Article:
Plugged In: No Time to Wait on Renewables
Snyder is willing to talk next year, but are the utilities?
Power to Change, Proposal 3 | November 28, 2012 | By Jim Dulzo
Plugged In is the energy-related blog of Jim Dulzo, MLUI's senior energy policy specialist. You can harass him at firstname.lastname@example.org.
- Kenneth A.,: "Clean Energy" is Progressive Double Speak for taxpayer subsidized National Socialists pandering in the Lansing bubble for reams of OUR private wealth by statutory decree. The Federal Energy Securi...
- Christine Pardee: Michigan needs to be a leader in clean energy policy based on factual information. As we rebuild our economy. let our growth be based on energy policy that will be good for our future! ...
- Mike Tiedeck: A free market conservative culture embraces "creative destruction". This means that old, inefficient, polluting industries and power systems are inevitably doomed. Our state can be a leader in energ...
- Rob DeLay: Green roof projects for Michigan must include opportunities for individual homeowners,not just multi-home landholders. In particular, benefits and loan opps for farmers should be a high priority. Just...
- Sad but True: This gas plant in Holland is a good thing, but it is also should be a reminder that energy is complicated and requires a mix of generation assets. The real sad thing is that we as a country allowed t...
|Gov. Rick Snyder said he’s ready to start a conversation next year about resetting the goal for renewables. (Photo: Michigan Energy Michigan Jobs)|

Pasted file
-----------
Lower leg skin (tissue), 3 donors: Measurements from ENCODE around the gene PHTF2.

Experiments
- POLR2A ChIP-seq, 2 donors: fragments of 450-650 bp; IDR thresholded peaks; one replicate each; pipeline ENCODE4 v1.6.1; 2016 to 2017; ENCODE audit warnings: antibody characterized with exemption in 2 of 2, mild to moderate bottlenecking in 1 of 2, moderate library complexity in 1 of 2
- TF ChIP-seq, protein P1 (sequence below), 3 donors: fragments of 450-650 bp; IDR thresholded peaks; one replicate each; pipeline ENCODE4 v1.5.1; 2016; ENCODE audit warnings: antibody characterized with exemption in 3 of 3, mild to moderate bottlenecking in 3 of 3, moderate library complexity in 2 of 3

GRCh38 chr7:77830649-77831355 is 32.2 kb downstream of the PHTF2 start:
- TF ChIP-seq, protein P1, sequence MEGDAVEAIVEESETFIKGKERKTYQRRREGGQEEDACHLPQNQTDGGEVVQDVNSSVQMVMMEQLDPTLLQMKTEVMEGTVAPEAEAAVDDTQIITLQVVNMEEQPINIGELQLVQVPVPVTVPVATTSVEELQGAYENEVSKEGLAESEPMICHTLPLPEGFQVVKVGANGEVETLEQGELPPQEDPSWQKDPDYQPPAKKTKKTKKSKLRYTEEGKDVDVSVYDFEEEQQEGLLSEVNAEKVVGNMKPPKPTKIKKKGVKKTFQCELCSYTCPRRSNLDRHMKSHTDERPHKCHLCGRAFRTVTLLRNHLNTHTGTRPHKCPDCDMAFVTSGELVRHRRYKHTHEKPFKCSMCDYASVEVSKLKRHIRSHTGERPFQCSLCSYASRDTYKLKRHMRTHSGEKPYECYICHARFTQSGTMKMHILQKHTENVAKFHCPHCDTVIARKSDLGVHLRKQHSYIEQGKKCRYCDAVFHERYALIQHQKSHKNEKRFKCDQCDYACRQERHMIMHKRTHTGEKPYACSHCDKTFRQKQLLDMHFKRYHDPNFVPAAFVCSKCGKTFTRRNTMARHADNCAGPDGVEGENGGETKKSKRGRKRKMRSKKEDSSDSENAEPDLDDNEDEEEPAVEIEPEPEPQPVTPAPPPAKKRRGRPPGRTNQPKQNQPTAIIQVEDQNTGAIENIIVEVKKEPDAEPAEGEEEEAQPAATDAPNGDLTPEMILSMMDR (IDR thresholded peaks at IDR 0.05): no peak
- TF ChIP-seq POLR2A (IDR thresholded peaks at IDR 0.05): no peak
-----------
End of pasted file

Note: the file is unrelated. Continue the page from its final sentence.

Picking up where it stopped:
The ruckus over renewables isn’t over: Proposal 3’s advocates sound even more determined to boost renewables goals beyond their current “10 percent by 2015” target and make Michigan a jobs-rich, global, renewables manufacturing leader.
“This is not the end, it is the beginning,” said Diane Byrum, of Byrum Fisk, which led the Prop 3 campaign.
She may be right. Although the state’s two largest utilities don’t want to talk about renewables again for at least three years, on Wednesday Gov. Rick Snyder used his Special Message on Energy and the Environment to say he’s ready to start a conversation next year about resetting the goal for renewables.
Given DTE and Consumers’ ferocious air war against the 25 x 25 proposal, their “don’t want to discuss it” attitude is not surprising. What is surprising, however, is advocates’ optimism, based on a new poll finding powerful, bipartisan support for renewables—but not constitutional amendments.
“We’ve had a loud public debate,” said Ryan Werder, Michigan League of Conservation Voters political director, “and learned people don’t like amending the constitution for any issue, but that even after we were outspent by between three- and five-to-one, Michiganders still want renewables. That’s exciting. We can’t let it sit—certainly not until 2015.”
Yet Jeff Holyfield, Consumers’ communications director who acknowledged his company would have fewer renewables without the current mandate, said nothing should change before utilities hit their targets in 2015—and then analyze the results.
DTE senior media representative Alejandro Bodipo-Memba agreed: “It makes sense to talk once we reach our 10 percent goal.”
Neither spokesman could say their company has a vision for a renewable-energy future. Both said their firms take things a few years at a time; as technology, markets, and costs change, they adjust.
That’s not surprising; utilities are protected monopolies, and innovation is not their thing. Stockholder happiness, reliability, and low rates are.